Transport infrastructure and requirements for autonomous vehicles
In the near future, autonomous vehicles will be driving on the roads alongside with conventional vehicles and road users. However, driverless cars still face some technical challenges that must be solved to allow a safe and efficient journey in this transition period. The road infrastructure can contribute to this by supporting autonomous vehicles in their driving task. In this context, the interplay between vehicles and infrastructure becomes more important than ever.
The vision of via-AUTONOM is to build a new Austrian reference of road infrastructure, which satisfies the requirements of autonomous vehicles and all other road users, in terms of safety, efficiency and comfort. The interdisciplinary team of experts in via-AUTONOM aspires to find answers on the following research questions:
- What are the requirements for the existing road infrastructure regarding the introduction of autonomous vehicles?
- Which new forms and technologies of road infrastructure facilitate safe and efficient automated road transport?
- How can the road infrastructure contribute to the optimization of automated driving functions such as lane planning, proactive driving behaviour, pre-crash support or enhanced electronic horizon?
- Where are the critical spots in a road network, showing increased risks concerning road safety, traffic flow and driving comfort with automated vehicles in traffic?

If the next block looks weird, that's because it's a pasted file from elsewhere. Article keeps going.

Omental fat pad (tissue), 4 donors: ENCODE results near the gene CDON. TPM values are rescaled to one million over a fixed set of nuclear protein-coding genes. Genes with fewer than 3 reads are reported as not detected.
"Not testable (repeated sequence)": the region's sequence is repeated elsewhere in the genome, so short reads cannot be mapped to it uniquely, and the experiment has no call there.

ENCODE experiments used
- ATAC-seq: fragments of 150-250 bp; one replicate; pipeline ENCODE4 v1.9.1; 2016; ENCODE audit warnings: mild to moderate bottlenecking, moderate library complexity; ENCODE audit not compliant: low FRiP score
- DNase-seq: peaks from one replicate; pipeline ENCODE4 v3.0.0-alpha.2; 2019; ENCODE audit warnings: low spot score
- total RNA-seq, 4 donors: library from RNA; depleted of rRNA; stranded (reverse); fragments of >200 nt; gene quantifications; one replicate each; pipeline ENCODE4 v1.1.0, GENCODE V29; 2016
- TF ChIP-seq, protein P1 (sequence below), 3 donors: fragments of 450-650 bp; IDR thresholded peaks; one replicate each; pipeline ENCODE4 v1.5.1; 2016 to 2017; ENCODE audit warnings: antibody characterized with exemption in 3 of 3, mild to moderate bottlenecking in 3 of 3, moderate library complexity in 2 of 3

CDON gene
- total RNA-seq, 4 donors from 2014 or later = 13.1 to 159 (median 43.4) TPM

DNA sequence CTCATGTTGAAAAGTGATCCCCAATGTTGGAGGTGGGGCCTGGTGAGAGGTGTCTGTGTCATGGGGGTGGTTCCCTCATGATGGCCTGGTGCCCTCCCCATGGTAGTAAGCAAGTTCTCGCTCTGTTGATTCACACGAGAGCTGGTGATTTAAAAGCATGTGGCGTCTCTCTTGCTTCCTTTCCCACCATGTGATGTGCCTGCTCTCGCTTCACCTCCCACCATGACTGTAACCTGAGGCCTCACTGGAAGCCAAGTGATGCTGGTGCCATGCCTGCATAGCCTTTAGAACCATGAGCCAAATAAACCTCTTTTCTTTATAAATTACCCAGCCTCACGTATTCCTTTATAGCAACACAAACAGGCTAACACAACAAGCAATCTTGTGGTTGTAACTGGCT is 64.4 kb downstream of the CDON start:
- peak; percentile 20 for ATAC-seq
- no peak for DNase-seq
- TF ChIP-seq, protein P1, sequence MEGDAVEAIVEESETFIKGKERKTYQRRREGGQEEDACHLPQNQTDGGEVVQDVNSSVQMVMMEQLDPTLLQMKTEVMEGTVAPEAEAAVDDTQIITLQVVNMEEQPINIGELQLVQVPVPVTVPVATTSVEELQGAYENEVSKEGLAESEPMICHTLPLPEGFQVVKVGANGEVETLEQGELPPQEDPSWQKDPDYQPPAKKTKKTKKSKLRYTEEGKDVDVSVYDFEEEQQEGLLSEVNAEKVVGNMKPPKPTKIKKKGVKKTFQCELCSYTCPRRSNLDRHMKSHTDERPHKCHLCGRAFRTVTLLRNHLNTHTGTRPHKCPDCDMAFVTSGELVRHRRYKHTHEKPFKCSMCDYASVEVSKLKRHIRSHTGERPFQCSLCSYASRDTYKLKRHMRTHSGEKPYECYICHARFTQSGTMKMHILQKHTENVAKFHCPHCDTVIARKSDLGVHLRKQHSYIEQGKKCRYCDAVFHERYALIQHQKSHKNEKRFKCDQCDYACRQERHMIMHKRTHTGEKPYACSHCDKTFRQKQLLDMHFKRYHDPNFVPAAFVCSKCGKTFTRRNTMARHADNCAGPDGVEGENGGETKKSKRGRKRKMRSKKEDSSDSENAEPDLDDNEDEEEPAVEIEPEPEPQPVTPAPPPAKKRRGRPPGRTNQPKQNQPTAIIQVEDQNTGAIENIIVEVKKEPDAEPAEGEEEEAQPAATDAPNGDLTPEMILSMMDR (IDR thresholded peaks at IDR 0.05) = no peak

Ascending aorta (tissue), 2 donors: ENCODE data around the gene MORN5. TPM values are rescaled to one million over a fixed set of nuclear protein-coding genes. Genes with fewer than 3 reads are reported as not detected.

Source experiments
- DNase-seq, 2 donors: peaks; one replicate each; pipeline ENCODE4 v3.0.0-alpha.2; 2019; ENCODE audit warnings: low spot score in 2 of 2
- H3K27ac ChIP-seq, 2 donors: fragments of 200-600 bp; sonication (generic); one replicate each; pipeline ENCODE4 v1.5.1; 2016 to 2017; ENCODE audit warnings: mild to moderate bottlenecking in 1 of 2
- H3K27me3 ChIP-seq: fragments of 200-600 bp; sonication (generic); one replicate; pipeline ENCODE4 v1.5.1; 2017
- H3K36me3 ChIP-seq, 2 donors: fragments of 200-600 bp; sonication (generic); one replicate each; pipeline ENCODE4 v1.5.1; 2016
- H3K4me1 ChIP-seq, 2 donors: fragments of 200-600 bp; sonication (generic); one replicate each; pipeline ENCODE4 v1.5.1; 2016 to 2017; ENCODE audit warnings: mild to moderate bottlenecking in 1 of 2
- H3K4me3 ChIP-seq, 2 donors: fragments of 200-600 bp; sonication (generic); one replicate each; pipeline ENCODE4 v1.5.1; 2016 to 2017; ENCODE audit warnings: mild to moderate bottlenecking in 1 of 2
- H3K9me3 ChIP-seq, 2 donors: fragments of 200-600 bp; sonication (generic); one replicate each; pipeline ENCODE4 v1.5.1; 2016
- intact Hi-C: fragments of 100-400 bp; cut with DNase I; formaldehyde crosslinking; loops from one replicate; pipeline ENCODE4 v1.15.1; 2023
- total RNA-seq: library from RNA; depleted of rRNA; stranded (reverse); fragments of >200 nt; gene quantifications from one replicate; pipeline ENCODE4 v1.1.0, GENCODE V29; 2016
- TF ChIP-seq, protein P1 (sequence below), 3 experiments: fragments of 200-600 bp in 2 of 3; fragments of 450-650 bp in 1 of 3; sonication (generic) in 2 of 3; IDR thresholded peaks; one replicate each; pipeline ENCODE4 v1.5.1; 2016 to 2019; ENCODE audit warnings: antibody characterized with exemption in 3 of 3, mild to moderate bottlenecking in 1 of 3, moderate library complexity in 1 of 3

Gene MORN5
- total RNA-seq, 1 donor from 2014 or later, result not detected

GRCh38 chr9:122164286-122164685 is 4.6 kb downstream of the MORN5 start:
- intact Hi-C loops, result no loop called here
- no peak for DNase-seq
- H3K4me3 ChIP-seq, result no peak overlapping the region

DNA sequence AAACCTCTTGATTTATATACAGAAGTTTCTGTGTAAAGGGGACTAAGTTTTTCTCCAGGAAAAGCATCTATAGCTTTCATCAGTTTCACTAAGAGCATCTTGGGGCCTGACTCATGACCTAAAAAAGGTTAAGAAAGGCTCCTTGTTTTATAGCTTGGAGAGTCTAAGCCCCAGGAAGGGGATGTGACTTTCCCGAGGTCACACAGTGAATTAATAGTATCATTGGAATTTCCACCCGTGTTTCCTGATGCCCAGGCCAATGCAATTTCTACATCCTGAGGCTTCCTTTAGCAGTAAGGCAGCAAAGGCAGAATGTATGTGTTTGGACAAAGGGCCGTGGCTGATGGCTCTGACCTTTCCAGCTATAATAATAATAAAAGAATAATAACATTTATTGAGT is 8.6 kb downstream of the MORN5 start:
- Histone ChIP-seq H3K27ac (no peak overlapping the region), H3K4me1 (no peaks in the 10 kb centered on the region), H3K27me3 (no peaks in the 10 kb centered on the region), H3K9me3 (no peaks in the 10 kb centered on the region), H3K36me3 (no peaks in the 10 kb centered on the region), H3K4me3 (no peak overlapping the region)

- Which infrastructure and vehicle data are relevant to support autonomous driving, and how can they be combined?
The project aims to investigate road infrastructure measures that have the highest effectiveness for the transition period with automated vehicles and non-automated road users. Another objective is to identify where those measures must be implemented. To this end, via-AUTONOM develops a risk model, which identifies critical spots and road sections (e.g. intersections, roadwork zones, curves with limited sight distance) concerning a future penetration of automated vehicles. Based on this, the effectiveness of a predefined set of infrastructure measures and the impact of varying availability and quality of different data sources will be studied by means of simulation methods. By doing so, road safety and traffic flow can be evaluated. The project primarily focusses on non-urban roads, i.e. motorways, primary and main rural roads. For urban areas, a small-scale feasibility study will be conducted in parallel to the simulation-based effectiveness study. This feasibility study will show to which extent the approach used and requirements identified in via-AUTONOM can be applied to urban areas.
The results of via-AUTONOM comprise a set of recommendations for infrastructure measures to support automated driving, a method to identify critical road spots and sections in the Austrian road network as well as a conceptual architecture for the efficient use of data from vehicles, infrastructure and digital maps.
The project via-AUTONOM is funded by the Austrian Ministry for Transport, Innovation and Technology.